7 Key Steps to Keep Projects Moving Forward

Project Manager

7 Key Steps to Keep Projects Moving Forward

Working in a project management role can seem overwhelming at first — defining goals and objectives, prioritizing tasks, and adjusting project schedules to maximize team productivity.

However, keeping projects moving forward both internally and with the client has its own challenges as well. Not only do you need to delegate work to team members in a timely manner, but you may also need additional information from the client first to complete the task or prioritize the workload.

Navigating all this can be daunting in the beginning, and keeping everyone on track so the project can keep moving forward is much easier said than done. Here are some key steps to increase visibility and maintain forward momentum.

Examine Relationships

Identifying stakeholders and their roles in the project help keep a project moving forward. Although having this information is important, oftentimes it is only part of the equation. You’ll also need to put yourself in each person’s shoes to truly understand their pain points, what motivates them, and which goals and objectives are top priorities.

By engaging with and examining the relationship you can begin to make improvements and adjust your approach. Have you walked a mile in their shoes yet? If not, this may be the perfect opportunity to realign your strategy and create a more open relationship that yields the results you are looking for.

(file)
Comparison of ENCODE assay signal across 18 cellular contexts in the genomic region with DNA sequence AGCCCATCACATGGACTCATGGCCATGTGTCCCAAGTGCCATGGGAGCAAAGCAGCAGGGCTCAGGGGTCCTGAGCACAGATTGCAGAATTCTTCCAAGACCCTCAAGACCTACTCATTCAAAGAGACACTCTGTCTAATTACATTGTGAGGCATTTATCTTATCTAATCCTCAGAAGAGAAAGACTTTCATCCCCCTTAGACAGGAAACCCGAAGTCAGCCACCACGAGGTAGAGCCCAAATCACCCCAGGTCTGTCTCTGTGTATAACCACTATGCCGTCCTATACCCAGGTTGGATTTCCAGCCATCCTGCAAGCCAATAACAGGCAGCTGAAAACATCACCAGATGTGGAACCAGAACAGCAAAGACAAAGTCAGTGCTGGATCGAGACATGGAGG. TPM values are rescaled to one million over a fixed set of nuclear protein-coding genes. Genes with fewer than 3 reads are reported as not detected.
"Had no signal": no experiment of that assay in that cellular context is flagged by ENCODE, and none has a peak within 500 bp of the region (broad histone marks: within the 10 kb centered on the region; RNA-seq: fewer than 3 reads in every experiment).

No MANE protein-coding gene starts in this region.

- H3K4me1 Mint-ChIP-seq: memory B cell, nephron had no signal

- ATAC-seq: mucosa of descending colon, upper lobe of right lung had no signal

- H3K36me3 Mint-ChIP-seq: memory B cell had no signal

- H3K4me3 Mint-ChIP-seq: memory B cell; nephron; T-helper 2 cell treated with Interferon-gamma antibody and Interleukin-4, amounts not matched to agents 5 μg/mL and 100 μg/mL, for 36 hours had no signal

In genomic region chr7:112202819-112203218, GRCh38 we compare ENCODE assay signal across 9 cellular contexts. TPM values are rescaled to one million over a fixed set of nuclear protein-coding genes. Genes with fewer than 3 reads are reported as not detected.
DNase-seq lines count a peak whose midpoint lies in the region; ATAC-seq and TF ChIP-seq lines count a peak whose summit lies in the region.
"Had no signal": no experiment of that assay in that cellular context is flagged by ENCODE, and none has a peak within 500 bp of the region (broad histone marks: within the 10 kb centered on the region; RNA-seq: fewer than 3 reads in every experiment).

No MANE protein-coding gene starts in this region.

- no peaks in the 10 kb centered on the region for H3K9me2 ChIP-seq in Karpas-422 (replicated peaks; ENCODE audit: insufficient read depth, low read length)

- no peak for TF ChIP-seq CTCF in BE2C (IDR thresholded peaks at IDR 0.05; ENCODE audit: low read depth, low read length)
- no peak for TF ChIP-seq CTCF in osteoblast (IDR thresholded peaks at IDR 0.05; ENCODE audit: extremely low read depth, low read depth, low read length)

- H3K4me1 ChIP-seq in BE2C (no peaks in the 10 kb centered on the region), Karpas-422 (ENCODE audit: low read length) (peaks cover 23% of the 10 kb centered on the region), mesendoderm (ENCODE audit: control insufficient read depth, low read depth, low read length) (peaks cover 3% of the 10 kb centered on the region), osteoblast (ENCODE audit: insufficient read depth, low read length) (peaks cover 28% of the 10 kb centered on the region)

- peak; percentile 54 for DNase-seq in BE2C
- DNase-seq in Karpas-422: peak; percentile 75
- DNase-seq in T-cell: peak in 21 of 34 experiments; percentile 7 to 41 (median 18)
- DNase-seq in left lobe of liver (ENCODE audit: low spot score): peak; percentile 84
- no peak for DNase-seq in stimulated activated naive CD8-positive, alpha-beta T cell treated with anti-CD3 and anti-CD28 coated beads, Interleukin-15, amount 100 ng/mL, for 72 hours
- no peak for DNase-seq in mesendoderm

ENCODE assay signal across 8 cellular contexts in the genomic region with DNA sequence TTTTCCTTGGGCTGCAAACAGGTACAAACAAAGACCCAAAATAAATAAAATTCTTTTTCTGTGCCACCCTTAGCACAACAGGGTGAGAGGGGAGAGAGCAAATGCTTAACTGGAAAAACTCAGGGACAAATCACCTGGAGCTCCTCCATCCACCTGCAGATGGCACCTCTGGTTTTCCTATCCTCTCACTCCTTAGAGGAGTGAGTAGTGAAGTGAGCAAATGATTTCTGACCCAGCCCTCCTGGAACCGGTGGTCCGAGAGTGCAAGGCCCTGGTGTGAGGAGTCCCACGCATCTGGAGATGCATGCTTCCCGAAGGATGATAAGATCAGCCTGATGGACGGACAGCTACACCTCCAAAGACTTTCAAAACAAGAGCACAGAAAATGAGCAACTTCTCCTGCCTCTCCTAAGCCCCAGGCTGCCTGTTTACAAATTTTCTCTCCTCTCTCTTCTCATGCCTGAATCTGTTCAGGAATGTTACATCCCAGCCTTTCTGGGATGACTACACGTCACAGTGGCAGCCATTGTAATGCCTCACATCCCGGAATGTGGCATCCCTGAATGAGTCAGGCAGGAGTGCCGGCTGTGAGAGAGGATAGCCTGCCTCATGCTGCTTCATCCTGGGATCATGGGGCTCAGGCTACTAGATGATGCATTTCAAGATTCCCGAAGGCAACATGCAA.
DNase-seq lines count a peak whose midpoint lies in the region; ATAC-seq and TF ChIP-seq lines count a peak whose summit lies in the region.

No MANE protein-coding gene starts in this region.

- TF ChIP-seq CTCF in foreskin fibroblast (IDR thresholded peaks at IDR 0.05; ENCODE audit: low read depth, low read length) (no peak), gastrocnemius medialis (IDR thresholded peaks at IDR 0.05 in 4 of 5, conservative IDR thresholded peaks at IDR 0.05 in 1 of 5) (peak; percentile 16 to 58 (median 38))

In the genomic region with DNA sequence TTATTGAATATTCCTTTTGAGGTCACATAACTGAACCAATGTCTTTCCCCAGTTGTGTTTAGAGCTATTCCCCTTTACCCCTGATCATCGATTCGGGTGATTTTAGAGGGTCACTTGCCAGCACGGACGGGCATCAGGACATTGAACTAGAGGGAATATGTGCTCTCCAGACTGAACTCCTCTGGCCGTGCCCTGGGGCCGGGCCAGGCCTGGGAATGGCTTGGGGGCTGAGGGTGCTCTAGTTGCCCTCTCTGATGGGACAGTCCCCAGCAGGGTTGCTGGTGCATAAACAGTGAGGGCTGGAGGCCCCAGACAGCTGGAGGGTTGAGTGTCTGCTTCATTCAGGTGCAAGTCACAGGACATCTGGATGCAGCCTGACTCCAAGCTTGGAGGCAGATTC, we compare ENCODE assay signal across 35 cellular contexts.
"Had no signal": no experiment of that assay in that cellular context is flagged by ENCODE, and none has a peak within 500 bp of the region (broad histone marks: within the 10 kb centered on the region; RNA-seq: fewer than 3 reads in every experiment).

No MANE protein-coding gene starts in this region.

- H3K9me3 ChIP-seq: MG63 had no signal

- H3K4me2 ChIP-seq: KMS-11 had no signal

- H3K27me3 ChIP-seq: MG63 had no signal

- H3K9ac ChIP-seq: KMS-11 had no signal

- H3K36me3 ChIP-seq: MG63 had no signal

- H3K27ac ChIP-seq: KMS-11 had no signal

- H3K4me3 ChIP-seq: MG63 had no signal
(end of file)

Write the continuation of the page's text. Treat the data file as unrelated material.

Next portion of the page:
Analyze Goals and Objectives

Clarifying goals and defining objectives should always be the first step in moving a project forward. Reflecting on this process and assessing these deliverables allows you to optimize your priorities in real-time to be more effective.

Projects move fast, get updated constantly, and scope changes frequently. Sometimes, an issue that was top of mind gets overlooked or moved to the wayside for something more important. When you continually analyze your goals and objectives to make sure they are aligned with the scope of work being implemented, you can proactively avoid most bottlenecks that bring a project to a complete standstill.

Monitor Timelines and Schedules

This sounds like a no-brainer, right? And yet, no matter how much time you spend strategizing, outlining dates, or making internal documentation to keep track of everything, things can still fall through the cracks. This is because timelines and schedules can be tentative!

This means they’re inherently designed to be changed, moved, or updated at any point to reflect the new deadline. That’s why monitoring them is so important: It allows you to stay up-to-date with any new information in the pipeline to keep the project moving forward and on time.

Fluid Communication is Dynamic

When it comes to communicating effectively, the speed and quality of the exchange of information play a crucial role. Think about the last conversation you had with someone. Was it fluid or dynamic for some reason? Using a fluid communication style consists of a clear flow of linear information presented in a simple way to understand. Using a dynamic communication style focuses on the details to meet an objective.